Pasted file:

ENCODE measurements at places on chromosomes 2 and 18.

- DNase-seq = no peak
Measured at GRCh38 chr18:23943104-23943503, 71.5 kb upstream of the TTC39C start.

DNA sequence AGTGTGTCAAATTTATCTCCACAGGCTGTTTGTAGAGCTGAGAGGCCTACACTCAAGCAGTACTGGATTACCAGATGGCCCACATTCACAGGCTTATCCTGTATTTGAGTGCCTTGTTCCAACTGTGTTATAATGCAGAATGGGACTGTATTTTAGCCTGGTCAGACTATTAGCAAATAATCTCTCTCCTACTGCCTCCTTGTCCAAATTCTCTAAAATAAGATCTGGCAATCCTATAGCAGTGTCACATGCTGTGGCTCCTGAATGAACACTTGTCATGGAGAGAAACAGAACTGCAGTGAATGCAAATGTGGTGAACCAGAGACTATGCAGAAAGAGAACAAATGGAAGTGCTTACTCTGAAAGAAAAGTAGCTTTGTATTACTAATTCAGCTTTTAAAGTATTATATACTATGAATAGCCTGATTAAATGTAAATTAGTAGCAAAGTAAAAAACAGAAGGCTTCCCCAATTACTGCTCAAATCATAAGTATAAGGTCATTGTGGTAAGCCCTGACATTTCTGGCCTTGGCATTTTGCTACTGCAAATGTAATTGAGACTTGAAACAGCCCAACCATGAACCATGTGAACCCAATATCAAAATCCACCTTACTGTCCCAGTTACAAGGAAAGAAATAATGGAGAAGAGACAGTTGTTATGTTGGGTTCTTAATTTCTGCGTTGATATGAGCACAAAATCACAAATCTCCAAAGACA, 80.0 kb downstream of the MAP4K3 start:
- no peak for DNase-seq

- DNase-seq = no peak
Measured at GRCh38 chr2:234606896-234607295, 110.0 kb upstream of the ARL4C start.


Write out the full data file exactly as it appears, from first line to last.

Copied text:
ENCODE measurements at places on chromosomes 2 and 18.

- DNase-seq = no peak
Measured at GRCh38 chr18:23943104-23943503, 71.5 kb upstream of the TTC39C start.

DNA sequence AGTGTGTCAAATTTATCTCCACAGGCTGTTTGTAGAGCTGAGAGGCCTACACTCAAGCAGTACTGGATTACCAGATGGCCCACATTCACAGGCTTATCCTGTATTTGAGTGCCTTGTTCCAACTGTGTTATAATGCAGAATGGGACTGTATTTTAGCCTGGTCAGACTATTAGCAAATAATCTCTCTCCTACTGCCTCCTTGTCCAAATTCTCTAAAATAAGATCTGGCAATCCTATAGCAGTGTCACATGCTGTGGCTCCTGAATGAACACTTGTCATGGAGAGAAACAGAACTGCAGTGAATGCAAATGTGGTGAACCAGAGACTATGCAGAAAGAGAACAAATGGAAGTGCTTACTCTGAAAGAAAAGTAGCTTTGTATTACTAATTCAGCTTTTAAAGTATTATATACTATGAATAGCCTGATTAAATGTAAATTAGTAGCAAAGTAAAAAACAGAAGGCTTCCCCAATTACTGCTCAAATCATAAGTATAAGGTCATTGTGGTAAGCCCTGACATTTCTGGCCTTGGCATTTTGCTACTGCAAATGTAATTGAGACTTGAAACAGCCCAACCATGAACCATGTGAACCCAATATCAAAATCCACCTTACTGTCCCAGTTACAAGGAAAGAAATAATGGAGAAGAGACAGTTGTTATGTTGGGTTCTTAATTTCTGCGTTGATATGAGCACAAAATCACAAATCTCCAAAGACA, 80.0 kb downstream of the MAP4K3 start:
- no peak for DNase-seq

- DNase-seq = no peak
Measured at GRCh38 chr2:234606896-234607295, 110.0 kb upstream of the ARL4C start.